How to Pay Yourself in an LLC

by Phil M. Fowler
    Calculating LLC member compensation can be complicated.

    Calculating LLC member compensation can be complicated.

    Jupiterimages/liquidlibrary/Getty Images

    As an active owner-operator of an LLC, you have the option of paying yourself wages as an employee of the LLC or simply paying yourself profits as a member of the LLC. The LLC generally pays wages on a regular basis as the employee performs the work, while the LLC does not distribute profits to members until the end of the year. Members can, however, pull periodic draws from the LLC. A draw is basically an early withdrawal of anticipated year-end profits.

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    Employee Wages

    Any LLC member who is actively involved in the business of the LLC is eligible for wage payments as an employee of the LLC. For instance, if you are the owner of an LLC that provides marketing services to your clients, and you are the person who actually manages client relationships and implements marketing strategies, you are an active member of the LLC and can set yourself up as an employee. On the other hand, if you are a member solely because you have invested some cash into the LLC, but you are not involved in any of the actual business of the LLC, then you are not an employee, and you cannot receive wage payments. A member of an LLC can also receive compensation as an independent contractor of the LLC, although there is typically little value in structuring member compensation this way.

    Profits

    LLC members always have the option to receive compensation in the form of year-end profit distributions. Each member has a percentage interest in, or a percentage of ownership of, the LLC, generally referred to as the member's capital account. Profits typically pass through the LLC to the various members based on their percentage interest. For example, if you who own 25 percent of the LLC, then you will probably receive 25 percent of year-end profits. Similarly, if you own 100 percent of the LLC, then you are entitled to 100 percent of the profits.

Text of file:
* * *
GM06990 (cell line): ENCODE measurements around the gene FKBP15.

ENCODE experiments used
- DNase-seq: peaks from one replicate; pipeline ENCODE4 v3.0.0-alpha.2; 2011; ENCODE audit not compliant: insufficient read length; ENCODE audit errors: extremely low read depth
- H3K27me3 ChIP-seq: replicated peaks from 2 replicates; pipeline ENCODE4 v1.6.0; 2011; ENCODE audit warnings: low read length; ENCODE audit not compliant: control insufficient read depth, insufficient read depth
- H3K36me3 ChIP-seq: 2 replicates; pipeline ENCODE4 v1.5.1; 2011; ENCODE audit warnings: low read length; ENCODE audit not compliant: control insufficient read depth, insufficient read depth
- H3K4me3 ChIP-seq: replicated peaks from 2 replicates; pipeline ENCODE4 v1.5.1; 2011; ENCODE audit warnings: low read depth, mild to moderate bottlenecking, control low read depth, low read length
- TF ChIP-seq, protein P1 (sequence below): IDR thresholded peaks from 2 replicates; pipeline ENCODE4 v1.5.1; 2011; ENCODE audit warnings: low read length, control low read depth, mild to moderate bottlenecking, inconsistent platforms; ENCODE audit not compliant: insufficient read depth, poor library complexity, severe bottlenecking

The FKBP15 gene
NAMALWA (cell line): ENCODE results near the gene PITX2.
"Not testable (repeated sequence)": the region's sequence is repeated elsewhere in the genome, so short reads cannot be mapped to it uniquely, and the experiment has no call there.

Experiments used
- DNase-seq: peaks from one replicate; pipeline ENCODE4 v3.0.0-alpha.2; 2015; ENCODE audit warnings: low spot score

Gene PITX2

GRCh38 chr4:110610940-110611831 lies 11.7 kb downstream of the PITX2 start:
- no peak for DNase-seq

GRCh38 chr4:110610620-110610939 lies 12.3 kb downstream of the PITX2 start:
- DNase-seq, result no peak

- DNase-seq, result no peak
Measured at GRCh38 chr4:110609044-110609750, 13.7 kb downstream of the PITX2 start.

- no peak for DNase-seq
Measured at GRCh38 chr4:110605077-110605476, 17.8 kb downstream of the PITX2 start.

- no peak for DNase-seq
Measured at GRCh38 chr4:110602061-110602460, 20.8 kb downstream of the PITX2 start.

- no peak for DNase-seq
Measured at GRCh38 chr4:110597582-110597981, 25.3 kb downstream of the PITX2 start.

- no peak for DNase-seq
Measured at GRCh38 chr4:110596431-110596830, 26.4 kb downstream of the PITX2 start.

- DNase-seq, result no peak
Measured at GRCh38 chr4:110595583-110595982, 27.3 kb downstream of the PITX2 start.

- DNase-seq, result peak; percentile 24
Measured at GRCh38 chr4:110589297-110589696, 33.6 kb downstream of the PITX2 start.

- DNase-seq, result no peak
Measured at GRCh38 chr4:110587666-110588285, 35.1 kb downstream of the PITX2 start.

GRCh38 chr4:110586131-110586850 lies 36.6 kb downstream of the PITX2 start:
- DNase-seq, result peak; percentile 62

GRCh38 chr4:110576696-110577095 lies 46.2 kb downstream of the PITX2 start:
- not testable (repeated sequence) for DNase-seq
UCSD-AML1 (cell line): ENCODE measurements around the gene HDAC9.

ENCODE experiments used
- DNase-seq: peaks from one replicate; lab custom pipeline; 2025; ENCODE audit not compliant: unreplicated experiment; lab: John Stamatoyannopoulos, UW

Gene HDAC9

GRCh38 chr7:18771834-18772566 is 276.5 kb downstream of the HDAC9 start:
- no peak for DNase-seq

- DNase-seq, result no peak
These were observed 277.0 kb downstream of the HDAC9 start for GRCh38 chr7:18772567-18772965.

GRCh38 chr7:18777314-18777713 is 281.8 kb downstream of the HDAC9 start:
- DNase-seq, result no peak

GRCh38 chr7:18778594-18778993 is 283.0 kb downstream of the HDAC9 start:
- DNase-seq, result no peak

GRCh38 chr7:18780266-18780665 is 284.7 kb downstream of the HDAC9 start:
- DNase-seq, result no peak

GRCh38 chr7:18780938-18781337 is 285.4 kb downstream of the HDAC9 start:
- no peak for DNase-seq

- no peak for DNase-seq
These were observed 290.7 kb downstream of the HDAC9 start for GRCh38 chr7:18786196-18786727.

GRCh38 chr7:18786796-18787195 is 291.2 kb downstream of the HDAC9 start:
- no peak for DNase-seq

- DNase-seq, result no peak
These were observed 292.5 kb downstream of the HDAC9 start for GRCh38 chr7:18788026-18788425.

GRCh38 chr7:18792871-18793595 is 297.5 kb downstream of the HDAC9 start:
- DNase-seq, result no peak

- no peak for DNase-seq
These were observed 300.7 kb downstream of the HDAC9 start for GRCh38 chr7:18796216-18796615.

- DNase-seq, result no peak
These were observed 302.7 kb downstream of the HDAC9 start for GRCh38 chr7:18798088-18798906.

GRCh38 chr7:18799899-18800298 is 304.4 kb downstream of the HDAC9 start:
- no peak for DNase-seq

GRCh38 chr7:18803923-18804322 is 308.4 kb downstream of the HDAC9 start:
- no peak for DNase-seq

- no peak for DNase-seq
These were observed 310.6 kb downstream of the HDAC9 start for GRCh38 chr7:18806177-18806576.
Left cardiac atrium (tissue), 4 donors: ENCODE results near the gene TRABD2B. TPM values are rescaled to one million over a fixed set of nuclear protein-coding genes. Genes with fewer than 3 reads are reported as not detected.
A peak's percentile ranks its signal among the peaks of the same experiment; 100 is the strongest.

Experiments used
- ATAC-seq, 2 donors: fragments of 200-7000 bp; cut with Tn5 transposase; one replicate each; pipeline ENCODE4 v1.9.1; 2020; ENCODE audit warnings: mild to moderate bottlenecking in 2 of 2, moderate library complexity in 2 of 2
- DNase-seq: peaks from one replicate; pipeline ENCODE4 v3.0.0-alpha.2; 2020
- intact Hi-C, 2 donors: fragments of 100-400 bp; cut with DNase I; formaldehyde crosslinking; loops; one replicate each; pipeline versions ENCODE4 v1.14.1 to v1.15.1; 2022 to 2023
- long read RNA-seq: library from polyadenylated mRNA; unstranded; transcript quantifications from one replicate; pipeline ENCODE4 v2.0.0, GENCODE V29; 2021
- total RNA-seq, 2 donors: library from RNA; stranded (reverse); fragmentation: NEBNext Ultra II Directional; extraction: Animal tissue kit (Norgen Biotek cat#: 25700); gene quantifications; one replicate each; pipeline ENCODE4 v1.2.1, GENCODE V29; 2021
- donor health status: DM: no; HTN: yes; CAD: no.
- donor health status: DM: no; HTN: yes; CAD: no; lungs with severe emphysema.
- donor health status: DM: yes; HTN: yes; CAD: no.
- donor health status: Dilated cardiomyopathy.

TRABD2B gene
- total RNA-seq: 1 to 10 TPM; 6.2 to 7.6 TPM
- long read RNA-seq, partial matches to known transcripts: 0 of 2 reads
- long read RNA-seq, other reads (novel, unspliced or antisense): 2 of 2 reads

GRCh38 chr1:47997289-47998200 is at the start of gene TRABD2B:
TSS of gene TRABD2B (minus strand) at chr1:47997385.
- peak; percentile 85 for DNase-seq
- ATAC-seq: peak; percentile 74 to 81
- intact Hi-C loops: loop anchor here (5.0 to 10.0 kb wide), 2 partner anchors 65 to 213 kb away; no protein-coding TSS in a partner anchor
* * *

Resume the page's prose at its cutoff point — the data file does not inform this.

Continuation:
Draws

    LLC members who don't want to receive wage compensation as employees of the LLC may still want to receive periodic payments throughout the year, rather than waiting until the final distribution of profits at the end of the year. As an LLC member, each time you recieve a draw during the year, your capital account decreases by the amount of the draw. Then, at the end of the year, your capital account goes back up when profits are accounted to you. In very simple terms, a draw is an advance payment of expected year-end profits.

    Forms

    The LLC must file the correct tax forms and keep the correct accounting records throughout the year. Any member who will be paid as an employee of the LLC must file an IRS Form W-4 to calculate the amount of payroll tax withholding from each paycheck. The LLC then pays the member-employee as a W-2 employee of the LLC. If you are going to pay yourself as an independent contractor, then you need to file an IRS Form W-9 with the LLC, and then the LLC needs to file an IRS Form 1099-MISC at the end of the year. Finally, if you will receive draws during the year, the appropriate accounting procedures need to be in place to keep track of all the draws, to estimate year-end profits and to track your capital account. This can all be complicated and sometimes requires the assistance of an experienced accountant.

    Taxes

    When you pay yourself as an employee of the LLC, the LLC must withhold income and employment taxes from your pay and also pay the employer portion of employment taxes on your wages. Alternatively, if you pay yourself as an independent contractor, or solely in your capacity as a member of the LLC, then the LLC does not have to pay employment taxes nor does it have to withhold income or employment taxes from your wages. Instead, you will have to pay self-employment taxes, on your personal income tax return, for all of your payments from the LLC.

    About the Author

    The Constitution Guru has worked as a writer and editor for "BYU Law Review" and "BYU Journal of Public Law." He is an experienced attorney with a law degree and a B.A. degree in history with an emphasis on U.S. Constitutional history, both earned at Brigham Young University.

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